callmemadam (callmemadam) wrote,
callmemadam
callmemadam

Snowed up for Christmas!



Not me, I hope, but the characters in two Christmas mysteries I’ve just read back to back. Mystery in White I bought in a charity shop a while ago and saved for Christmas. Until I read the introduction to the book, I hadn’t realised that J Jefferson was the brother of the more famous Eleanor. When I posted a review of another BLCC book on Amazon, saying it was the worst I’d read, someone commented on the lines of, ‘You think that’s bad! Try Mystery in White and read my review.’ I didn’t bother with his review but I have to agree that the book was disappointing. When a train becomes stuck in snow, a group of travellers make a break for it and find an apparently welcoming house, with fires blazing and tea laid. But there’s no one at home. The ill-assorted characters decide they have no alternative but to trespass and make themselves comfortable. One of their number is a psychical researcher and immediately detects ‘horror’ in the house. What that is, you have to read the book to find out. There are two solutions, one found by the stranded ones and the other by the police. Which is correct?



I think The Crime at the ‘Noah’s Ark’ was one of the free Dean Street Press offerings; again acquired a while ago. I mentioned it here as the first Molly Thynne mystery in which Dr Constantine and Chief Inspector Arkwright of the Yard meet up. The theme is similar to that of Farjeon’s book: snow prevents a number of travellers from reaching their Christmas destinations and they put up at the fine old inn ‘The Noah’s Ark’. This tale has the advantage of many more characters, a body and a theft (rather than a lot of spooky speculation) and plenty of suspects. I enjoyed it until the end, which I found unsurprising.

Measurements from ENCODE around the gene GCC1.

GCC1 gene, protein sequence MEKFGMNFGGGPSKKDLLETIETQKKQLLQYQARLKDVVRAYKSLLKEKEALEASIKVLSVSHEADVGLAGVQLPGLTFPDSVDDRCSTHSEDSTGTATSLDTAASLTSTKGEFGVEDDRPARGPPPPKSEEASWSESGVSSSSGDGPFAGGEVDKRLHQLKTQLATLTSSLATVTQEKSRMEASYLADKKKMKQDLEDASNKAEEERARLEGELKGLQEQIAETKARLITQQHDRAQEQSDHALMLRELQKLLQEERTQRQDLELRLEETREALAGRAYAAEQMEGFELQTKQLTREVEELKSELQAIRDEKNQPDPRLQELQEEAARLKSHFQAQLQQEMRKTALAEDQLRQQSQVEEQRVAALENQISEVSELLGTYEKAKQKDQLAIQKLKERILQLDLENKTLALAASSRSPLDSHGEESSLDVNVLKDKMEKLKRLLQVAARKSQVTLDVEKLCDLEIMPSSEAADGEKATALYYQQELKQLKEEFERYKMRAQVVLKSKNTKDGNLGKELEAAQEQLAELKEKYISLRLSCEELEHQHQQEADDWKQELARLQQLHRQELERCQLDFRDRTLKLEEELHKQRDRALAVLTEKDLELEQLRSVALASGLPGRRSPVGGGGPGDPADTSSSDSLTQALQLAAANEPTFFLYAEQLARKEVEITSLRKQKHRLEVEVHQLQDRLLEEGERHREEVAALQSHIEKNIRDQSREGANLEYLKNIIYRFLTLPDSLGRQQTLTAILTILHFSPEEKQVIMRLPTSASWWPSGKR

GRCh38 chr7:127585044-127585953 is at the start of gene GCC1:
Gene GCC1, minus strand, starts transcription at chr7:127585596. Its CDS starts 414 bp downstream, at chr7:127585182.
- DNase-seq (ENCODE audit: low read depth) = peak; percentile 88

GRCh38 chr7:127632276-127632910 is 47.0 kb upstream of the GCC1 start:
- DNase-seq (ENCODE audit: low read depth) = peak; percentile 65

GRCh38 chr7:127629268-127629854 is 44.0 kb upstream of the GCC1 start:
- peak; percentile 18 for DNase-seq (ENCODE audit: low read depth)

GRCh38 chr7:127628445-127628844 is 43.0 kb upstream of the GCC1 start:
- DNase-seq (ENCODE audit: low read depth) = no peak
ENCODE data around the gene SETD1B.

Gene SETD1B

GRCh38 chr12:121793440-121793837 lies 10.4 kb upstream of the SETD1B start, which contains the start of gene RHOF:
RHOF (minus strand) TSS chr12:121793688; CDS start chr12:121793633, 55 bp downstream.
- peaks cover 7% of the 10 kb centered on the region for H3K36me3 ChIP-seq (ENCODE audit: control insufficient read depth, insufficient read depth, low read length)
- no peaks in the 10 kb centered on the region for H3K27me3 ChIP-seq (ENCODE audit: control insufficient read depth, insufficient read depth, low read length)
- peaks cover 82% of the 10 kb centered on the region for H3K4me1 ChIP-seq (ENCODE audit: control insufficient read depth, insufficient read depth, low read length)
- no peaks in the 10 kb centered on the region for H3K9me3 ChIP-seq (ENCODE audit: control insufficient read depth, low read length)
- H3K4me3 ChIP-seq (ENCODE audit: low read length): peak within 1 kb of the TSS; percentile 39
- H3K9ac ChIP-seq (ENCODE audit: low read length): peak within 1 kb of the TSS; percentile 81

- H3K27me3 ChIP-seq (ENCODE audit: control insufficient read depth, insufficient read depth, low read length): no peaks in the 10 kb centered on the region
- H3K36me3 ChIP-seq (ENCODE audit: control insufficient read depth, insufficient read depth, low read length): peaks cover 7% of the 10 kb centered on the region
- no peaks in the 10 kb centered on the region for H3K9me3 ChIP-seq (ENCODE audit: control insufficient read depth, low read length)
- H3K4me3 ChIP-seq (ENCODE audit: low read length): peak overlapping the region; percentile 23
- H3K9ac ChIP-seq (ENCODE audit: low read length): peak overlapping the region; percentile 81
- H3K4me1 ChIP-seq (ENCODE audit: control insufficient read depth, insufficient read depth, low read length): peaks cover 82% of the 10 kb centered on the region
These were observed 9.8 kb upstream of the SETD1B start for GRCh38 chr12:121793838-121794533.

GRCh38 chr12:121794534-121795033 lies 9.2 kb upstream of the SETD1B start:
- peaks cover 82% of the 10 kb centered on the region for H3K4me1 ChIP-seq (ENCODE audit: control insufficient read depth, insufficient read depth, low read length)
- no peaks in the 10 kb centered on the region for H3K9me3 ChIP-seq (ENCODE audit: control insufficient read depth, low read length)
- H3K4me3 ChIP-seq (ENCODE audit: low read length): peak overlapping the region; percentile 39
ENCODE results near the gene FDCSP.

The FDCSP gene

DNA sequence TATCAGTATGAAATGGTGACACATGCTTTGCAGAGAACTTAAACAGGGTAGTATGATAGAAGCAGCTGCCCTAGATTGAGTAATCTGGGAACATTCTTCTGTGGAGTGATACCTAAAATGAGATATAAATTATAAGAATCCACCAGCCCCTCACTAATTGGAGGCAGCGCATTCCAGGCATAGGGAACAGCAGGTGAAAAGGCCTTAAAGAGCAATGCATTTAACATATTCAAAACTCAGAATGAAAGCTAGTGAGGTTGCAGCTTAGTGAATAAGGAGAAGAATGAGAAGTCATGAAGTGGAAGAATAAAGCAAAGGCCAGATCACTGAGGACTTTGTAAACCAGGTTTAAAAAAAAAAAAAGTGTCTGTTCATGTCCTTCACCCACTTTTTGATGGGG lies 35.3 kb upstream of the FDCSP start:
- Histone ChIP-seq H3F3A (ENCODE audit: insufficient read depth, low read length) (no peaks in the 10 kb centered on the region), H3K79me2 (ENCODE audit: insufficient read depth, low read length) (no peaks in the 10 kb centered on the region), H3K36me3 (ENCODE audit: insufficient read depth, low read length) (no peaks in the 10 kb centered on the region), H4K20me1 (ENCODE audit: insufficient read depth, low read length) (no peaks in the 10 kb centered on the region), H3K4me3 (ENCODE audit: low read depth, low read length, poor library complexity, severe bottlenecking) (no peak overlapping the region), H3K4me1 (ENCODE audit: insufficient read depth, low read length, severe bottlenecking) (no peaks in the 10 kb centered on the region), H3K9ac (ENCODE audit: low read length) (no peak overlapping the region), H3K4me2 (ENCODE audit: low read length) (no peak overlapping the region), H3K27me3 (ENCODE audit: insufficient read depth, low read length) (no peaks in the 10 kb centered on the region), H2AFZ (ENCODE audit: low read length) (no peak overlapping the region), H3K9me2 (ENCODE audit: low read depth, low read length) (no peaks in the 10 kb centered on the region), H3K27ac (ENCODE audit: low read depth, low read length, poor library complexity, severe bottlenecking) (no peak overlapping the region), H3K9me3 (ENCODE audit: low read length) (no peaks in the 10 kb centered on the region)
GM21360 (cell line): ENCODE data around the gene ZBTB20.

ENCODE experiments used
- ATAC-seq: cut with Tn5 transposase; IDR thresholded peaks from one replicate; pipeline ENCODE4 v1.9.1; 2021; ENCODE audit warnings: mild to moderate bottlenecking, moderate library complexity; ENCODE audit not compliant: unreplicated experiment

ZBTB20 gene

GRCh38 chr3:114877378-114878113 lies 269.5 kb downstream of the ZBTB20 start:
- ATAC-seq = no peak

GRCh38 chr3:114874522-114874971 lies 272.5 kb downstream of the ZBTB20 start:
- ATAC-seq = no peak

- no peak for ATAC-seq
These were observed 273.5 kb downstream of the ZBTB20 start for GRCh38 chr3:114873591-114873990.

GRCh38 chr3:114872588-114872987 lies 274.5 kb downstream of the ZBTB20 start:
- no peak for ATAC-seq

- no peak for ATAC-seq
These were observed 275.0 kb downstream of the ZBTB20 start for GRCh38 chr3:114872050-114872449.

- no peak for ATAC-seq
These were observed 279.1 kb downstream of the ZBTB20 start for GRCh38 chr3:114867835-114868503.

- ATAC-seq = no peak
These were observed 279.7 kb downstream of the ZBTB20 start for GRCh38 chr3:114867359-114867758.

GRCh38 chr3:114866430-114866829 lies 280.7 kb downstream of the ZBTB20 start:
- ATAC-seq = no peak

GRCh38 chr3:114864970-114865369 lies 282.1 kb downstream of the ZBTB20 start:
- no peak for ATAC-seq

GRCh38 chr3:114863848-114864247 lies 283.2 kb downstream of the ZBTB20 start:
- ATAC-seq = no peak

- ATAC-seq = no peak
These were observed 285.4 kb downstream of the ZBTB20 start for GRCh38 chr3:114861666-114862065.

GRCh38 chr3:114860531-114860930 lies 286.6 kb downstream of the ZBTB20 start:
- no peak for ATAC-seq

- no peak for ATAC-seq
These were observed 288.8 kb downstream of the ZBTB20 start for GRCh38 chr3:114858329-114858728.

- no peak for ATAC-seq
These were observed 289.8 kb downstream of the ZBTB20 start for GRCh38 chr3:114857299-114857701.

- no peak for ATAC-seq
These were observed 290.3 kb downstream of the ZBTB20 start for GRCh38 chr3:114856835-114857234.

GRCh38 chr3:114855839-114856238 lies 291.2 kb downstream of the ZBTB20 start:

A better ‘stranded at Christmas’ book than either of these is a children’s story: Castaway Christmas by Margaret J Baker. The children make their way to a house where they are supposed to meet their parents for Christmas, only to find themselves cut off by rising floods. Luckily there are no murderers about but there are genuine problems of damp, lack of food and of course, no presents.



When I fished this photo out of my files I remembered that I’d once started an occasional series called Puffin Covers. I then found I’d last posted one in 2012! Tsk.
Tags: blcc, children's books, crime fiction, puffin books
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